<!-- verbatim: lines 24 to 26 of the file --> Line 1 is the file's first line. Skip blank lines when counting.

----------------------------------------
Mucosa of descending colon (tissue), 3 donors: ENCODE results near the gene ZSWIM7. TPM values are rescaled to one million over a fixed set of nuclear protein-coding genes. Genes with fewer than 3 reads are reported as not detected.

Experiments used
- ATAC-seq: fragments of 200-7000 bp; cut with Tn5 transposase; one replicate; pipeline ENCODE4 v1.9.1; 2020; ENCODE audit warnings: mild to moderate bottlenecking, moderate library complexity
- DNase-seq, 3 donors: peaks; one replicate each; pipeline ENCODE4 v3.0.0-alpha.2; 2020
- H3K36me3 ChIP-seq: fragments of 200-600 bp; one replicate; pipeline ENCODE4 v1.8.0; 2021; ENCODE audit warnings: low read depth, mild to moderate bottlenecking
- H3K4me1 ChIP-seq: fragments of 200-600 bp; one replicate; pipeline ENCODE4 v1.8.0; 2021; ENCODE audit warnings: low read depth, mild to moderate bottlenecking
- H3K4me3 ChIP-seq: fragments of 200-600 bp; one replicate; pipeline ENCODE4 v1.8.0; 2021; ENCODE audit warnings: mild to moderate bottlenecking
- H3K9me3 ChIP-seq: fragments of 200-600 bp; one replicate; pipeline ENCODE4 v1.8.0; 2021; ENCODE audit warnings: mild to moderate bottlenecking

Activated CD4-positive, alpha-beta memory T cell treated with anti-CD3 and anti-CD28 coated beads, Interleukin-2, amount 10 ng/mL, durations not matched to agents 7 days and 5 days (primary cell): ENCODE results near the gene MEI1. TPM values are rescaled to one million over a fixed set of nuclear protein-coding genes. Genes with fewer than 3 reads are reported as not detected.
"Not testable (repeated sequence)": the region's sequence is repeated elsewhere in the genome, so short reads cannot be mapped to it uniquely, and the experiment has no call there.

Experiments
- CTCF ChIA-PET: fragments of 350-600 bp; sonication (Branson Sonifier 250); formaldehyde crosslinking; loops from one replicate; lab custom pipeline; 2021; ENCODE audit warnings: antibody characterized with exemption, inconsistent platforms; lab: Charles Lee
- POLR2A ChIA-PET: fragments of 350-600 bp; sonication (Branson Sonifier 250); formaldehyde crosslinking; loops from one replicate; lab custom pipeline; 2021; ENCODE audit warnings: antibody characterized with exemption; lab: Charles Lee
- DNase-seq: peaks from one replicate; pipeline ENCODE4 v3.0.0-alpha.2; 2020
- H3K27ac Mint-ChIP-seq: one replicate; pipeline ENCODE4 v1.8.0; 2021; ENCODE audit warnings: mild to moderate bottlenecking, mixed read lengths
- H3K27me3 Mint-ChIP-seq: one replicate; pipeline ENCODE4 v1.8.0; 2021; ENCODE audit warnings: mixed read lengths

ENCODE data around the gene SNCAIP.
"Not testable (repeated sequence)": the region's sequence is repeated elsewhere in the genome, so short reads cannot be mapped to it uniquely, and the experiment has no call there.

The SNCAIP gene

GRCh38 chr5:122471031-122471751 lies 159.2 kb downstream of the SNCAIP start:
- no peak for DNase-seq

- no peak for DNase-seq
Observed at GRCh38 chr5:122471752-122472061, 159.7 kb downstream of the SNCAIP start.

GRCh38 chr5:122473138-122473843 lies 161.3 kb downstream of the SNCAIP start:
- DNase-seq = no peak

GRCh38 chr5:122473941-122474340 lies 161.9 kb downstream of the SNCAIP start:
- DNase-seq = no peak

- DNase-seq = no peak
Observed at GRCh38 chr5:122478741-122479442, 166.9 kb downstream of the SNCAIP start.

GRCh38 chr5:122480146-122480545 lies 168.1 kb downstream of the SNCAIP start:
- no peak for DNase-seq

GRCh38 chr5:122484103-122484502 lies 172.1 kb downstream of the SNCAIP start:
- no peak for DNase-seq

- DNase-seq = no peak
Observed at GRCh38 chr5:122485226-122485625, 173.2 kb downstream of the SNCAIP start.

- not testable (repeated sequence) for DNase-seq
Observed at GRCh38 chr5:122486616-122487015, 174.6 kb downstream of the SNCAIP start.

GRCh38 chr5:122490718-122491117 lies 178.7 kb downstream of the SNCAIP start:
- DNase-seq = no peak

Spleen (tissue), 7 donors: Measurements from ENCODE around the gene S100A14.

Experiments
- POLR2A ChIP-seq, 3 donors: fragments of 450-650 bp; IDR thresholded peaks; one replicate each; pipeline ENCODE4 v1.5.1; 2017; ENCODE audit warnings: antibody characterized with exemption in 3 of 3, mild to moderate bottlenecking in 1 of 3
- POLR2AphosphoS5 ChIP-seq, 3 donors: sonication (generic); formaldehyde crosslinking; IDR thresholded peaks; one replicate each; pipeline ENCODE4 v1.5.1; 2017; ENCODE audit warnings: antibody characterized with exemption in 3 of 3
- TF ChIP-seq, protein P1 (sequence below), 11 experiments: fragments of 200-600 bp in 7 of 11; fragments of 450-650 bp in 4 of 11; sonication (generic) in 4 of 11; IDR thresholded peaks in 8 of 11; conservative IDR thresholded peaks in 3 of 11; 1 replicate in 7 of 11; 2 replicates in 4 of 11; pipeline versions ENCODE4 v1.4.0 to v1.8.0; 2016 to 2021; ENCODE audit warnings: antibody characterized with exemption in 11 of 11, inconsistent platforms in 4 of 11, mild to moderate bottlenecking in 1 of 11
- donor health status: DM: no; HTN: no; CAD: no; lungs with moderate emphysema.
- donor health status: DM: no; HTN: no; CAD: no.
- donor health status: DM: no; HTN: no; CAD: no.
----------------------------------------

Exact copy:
GRCh38 chr5:122473138-122473843 lies 161.3 kb downstream of the SNCAIP start:
- DNase-seq = no peak

GRCh38 chr5:122473941-122474340 lies 161.9 kb downstream of the SNCAIP start: